"Brave New Words: The Oxford Dictionary of Science Fiction," edited by Jeff Prucher, Introduction by Gene Wolfe. Oxford University Press 2007. It arrived today!
Yes, the first thing I did was to look for my name. There it is, among a couple of hundred science fiction writers, critics, fans, and word obsessed nobodies.
How I enjoyed taking part in this open project. I bought a couple of hundred science fiction paperbacks and magazines from thrift stores over the course of two years. I sent in citations for terms that were sought and also sent in suggestions for terms to research. One of my suggestions was "disaster novel," which I found in J.J. Pierce, "Great Themes of Science Fiction 143," from the San Diego Library. Jeff was dubious about posting it, but soon had cites from several more sources.
My contribution to "post-apocalypse," and several other cites, came from B.Searles et al., "Readers' Guide to Science Fiction," 1979, which I found as a battered, brown-paged old paperback for 35 cents at a favorite thrift shop. Ah the thrill of the chase, ah the joy of an intellectual pursuit that cost mostly time, not a lot of money.
Sending and discussing cites involved e-conversation with Jeff Prucher and Malcolm Farmer, two bright, enthusiastic lexiphiles.
I started in the love of words, and their etymologies, as a small child. I received the greatest impetus at Cathedral High, or Archbishop Hughes Memorial High School. In 1955-1958, Jeannette Doronzo, Veronica Mezey, Rosa Lopez and I competed with city-wide teams in contests of Latin translation, and also in contests on the Latin basis of many words in English. We had an inspiring, exacting coach, a Dominican nun whose name I can't believe I could ever have forgotten. Our school was mostly run by Sisters of Charity.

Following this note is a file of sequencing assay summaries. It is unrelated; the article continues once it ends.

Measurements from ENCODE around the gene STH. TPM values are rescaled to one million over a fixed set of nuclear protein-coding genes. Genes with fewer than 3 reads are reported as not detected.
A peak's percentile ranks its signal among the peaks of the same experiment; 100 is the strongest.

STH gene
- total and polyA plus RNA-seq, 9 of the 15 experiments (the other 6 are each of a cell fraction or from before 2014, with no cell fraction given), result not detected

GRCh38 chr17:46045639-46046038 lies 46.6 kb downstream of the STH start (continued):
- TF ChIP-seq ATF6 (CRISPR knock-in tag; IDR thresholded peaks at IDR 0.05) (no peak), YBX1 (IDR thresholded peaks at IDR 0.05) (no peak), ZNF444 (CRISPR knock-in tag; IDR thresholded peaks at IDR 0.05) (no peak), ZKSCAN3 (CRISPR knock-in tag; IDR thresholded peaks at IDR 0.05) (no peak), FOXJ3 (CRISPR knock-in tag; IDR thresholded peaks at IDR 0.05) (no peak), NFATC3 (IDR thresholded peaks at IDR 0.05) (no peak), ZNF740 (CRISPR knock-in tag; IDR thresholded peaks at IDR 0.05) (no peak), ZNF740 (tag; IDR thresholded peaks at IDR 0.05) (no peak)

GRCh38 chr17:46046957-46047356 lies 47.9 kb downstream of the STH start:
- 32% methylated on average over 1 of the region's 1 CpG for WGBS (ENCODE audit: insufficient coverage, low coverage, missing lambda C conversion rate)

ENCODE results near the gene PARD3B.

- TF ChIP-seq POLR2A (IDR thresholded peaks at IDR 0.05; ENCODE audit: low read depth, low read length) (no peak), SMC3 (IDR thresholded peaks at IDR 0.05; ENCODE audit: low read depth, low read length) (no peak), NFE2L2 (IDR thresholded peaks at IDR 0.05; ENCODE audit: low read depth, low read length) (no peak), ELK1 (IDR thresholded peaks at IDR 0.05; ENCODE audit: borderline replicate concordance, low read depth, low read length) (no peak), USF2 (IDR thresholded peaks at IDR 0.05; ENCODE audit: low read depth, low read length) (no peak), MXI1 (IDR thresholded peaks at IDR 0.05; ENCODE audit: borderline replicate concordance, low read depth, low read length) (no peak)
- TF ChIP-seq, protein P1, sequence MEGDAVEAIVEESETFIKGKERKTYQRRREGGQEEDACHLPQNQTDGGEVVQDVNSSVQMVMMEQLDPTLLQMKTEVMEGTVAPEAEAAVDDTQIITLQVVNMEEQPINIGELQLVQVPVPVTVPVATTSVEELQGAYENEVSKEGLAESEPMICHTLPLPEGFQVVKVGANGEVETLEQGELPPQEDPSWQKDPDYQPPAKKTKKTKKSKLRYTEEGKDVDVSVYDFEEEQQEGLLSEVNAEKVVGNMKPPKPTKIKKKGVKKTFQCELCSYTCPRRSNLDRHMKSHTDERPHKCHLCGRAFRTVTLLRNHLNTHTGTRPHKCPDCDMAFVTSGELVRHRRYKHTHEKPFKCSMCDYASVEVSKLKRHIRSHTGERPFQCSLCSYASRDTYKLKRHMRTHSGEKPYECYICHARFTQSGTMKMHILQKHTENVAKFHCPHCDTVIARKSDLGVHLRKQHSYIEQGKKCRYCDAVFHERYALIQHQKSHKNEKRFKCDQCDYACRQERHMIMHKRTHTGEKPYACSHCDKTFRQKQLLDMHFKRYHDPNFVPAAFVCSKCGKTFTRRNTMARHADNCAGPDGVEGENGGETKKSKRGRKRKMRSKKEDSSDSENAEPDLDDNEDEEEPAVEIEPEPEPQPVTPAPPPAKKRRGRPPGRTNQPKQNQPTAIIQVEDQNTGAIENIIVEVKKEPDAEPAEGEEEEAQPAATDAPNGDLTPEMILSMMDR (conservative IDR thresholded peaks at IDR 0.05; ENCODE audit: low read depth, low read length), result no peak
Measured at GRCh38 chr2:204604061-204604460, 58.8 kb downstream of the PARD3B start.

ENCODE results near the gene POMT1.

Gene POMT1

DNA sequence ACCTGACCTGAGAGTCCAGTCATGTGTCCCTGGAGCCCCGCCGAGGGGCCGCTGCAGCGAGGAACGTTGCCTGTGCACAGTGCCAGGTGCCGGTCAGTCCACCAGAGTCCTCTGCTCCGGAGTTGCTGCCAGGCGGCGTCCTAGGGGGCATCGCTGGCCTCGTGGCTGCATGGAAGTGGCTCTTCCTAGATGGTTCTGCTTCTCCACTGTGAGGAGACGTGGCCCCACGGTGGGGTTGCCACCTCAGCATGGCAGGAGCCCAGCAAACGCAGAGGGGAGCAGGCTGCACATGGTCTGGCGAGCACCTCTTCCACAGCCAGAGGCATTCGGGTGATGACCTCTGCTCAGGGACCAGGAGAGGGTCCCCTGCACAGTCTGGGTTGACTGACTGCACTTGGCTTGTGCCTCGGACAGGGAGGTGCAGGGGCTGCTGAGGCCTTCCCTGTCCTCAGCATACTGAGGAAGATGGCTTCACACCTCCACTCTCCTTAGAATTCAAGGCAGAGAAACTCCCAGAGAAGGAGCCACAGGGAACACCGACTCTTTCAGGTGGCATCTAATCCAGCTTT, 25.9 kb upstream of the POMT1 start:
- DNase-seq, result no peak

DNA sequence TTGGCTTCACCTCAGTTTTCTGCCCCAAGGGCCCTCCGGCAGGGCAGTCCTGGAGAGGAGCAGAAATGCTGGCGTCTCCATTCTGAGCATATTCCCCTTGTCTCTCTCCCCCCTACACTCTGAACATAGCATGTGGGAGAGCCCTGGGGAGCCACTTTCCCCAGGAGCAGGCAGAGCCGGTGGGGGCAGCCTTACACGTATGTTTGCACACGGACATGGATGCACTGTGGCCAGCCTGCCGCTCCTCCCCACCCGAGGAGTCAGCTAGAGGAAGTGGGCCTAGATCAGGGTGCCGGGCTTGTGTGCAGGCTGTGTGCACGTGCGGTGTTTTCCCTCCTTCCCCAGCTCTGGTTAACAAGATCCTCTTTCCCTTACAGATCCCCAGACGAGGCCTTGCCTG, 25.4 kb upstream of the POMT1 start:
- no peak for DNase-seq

I love words for themselves, for communication, for helping to express emotion and meaning, even though we can only approximate such things. I also love their histories, and the changes thay have gone through. When I studied preaching, I loved heuristics, the study of interpretation, especially following histories of how certain bible passages were interpreted differently at different times in the same cultures, and how other cultures interpreted them at the same times. I barely scratched the surface.
Recommendation: Find a copy of "The Women's Bible," edited by Elizabeth Cady Stanton, and read Genesis.
Oh, frabjous day, Calloo, Callay,
"Brave New Words," has won the day.